Thursday, June 18, 2015

Exploring our backyard

Since the holiday weekend in May, I have not travelled overnight at all. The last part of the year is a very busy time at the school. Instead, to feed my curiosity, I have been content to further explore the city of Neuchâtel itself and the areas easily accessible from here.
The greenhouse at the botanical garden

Another view of the botanical garden
On Diego's recommendation, one Sunday, Bob and I walked uphill to the Ermitage area of the city. There we visited the local botanical garden, an oasis of green. It is well planned and highly informative. If I had had a 10-year-old with me, I am sure she would have enjoyed the hands-on nature of the displays here.
In each box is detailed information about the plant growing there.

The Centre Dürrenmatt is built on the site of the man's house.
Close by is the Centre Dürrenmatt, a modern building dedicated to the writings and art of Friedrich Dürrenmatt, a famous Neuchâtel resident. We enjoyed the arcihitecture, the art and the view over the lake, although we were not familiar with the man or his works beforehand.
The patio looks towards the lake.

Learning about Dûrrenmatt
Later that week, on the 30th anniversary of Ferris Bueller's Day Off, Bob and I took a boat to Estavayer-le-Lac, a resort town on the other side of Lake Neuchâtel.  That Friday morning, the first day of exams, I believed that I had no supervisory duties. The weather could not have been more beautiful – a perfect day for an excursion across the water.

Enjoying the boat ride

Arriving at our destination
The boat trip took us an hour and half, since we stopped at several communities on the way. No matter – the trip was delightful as I had the deck of the boat to myself.

The view of the lake from Estavayer-le-Lac.
Estavayer-le-Lac is lovely, and on this day, it was even more so as the townsfolk were in the midst of preparations for a weekend rose festival. We spent about three and half hours exploring this small community, snapping picture after picture.
A tower at the Chenaux Castle

Like the one in Neuchâtel, the castle is a working building with local offices housed in historic quarters
The castle was a particular highlight. Every view was gorgeous, so much so, that I had difficulty narrowing down our photo choices.
Chenaux Castle from a distance.
The town itself also had some interesting places to visit. We climbed a tower early on and ended up in the Place des Mordon, visited two churches, and followed the walls that surrounded the place. There are several watchtowers that still stand guard over Estavayer-le-Lac.
Not as famous of the Paris one.

The Collegiate Church of St. Laurent
I had student drama performance scheduled at 16:00 that day. To save time, we took the train back to Neuchâtel, a short 43 minute voyage. When I arrived at the school, I discovered that I had been scheduled to help supervise exams that day after all. I had skipped school! Ever since, I have taken my fair share of teasing. Ironically, my assignment that day was to be the "float", the teacher who provides a break to those who are supervising long exams. I guess I took the word "float "literally.

Part of the clubhouse at the Golf Club
The following weekend, five of us, Bill, Jen, Terry, Bob and I took part in the Canadian Swiss Chamber of Commerce golf tournament. This was an exciting day for me. I love to golf and had not swung a club for at least 10 months.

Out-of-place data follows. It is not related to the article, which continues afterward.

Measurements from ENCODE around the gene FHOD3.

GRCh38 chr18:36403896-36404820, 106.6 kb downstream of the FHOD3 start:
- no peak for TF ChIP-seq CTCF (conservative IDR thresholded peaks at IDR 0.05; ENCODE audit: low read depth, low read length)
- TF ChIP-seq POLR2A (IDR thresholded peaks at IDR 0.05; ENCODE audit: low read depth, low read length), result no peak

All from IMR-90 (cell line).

Our foursome.
My lack of practice showed in my performance, but I enjoyed the day immensely anyway. The Golf Club Vuissens where we played was absolutely beautiful. The clubhouse and change rooms were housed in ancient farm buildings that had been renovated but kept their rustic appearance. At the banquet at the end of the day, I won a bottle of wine. That was consolation for our last place finish in the event.
Château de Joux - with an anachronistic pink crane
Recently, with our June meetings over, Dan drove Bob and me to Pontarlier – just across the border in France –  for an afternoon. There is an impressive fortress there that, in his five years at NJC, Dan had never visited.
The view from the terrasse of the Château
Dan and I on the terrasse
Entrance to the Château de Joux is guided only, so we joined the 2:30 tour. It was given in French, although audio guides are provided for those who do not speak the language. Although I took an English audio guide, I soon realized that listening to our guide would be much more entertaining than the voice on the recording. He was very good: clearly he had a complete understanding of the history of the place, and he enjoyed telling his stories. He was also very warm and charming.
Our wonderful guide
Our guide at the chîateau
Like virtually every other fortress I have visited in France, the architect Vauban had had a hand in it. He is the man who designed Louisbourg in Canada, by the way. In this case, he redesigned parts of the existing fort.
Statue honouring Vauban
During the tour, we learned about three famous residents at this fort, turned prison: Mirabeau, the seductive French Revolutionary; the adulterous Madame Berthe de Joux; and Toussaint Louverture, a hero in his native Haiti, who died while captive there. Many Haitians make pilgrimages to this site to honour this man.
Statue of Toussaint Louverture.
We are all glad we made the effort to take in this tour. It is amazing what you can find within an hour of your home, if you just open your eyes.
It is both a fort and a castle.
This blog covers a three week period. Can you believe that I slept in my own bed every night during that span of time? That is so unlike me.

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